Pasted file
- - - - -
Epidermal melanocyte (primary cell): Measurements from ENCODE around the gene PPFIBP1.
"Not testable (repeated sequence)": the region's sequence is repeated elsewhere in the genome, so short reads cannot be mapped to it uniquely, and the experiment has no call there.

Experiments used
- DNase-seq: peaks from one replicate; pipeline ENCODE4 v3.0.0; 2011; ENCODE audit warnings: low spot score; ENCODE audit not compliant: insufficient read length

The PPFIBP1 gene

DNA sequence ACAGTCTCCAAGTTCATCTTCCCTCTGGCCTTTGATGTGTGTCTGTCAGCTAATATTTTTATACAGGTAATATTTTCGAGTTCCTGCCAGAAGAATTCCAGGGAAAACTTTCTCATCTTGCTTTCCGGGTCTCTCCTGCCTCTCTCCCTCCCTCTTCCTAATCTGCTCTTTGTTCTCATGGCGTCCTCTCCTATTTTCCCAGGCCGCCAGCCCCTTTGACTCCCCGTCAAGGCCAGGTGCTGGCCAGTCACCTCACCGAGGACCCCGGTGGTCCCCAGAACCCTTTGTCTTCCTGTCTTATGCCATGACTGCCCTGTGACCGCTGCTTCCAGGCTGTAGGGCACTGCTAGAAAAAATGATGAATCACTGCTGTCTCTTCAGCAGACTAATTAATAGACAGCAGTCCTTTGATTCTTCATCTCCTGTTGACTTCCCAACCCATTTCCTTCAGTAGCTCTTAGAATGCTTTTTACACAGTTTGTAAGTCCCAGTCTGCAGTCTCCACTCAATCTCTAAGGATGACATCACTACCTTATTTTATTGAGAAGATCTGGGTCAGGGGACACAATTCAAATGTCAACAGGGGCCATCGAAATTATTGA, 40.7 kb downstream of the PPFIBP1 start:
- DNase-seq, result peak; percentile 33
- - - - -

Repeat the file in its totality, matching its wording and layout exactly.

Epidermal melanocyte (primary cell): Measurements from ENCODE around the gene PPFIBP1.
"Not testable (repeated sequence)": the region's sequence is repeated elsewhere in the genome, so short reads cannot be mapped to it uniquely, and the experiment has no call there.

Experiments used
- DNase-seq: peaks from one replicate; pipeline ENCODE4 v3.0.0; 2011; ENCODE audit warnings: low spot score; ENCODE audit not compliant: insufficient read length

The PPFIBP1 gene

DNA sequence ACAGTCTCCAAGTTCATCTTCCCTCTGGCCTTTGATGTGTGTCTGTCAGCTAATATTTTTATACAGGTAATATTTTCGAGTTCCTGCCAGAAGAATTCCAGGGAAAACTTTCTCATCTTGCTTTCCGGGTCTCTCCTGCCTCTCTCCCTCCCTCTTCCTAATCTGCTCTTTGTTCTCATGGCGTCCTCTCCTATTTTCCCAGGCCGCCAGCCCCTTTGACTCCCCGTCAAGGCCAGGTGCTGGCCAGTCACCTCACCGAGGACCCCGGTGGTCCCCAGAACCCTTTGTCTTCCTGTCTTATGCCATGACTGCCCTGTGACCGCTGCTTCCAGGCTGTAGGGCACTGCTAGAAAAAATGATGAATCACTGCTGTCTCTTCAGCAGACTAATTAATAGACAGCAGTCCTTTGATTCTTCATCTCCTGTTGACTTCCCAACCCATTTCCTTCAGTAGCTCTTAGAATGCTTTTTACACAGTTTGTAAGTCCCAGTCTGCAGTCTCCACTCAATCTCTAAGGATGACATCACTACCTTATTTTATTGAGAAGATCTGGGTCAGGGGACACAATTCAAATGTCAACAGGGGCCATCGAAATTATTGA, 40.7 kb downstream of the PPFIBP1 start:
- DNase-seq, result peak; percentile 33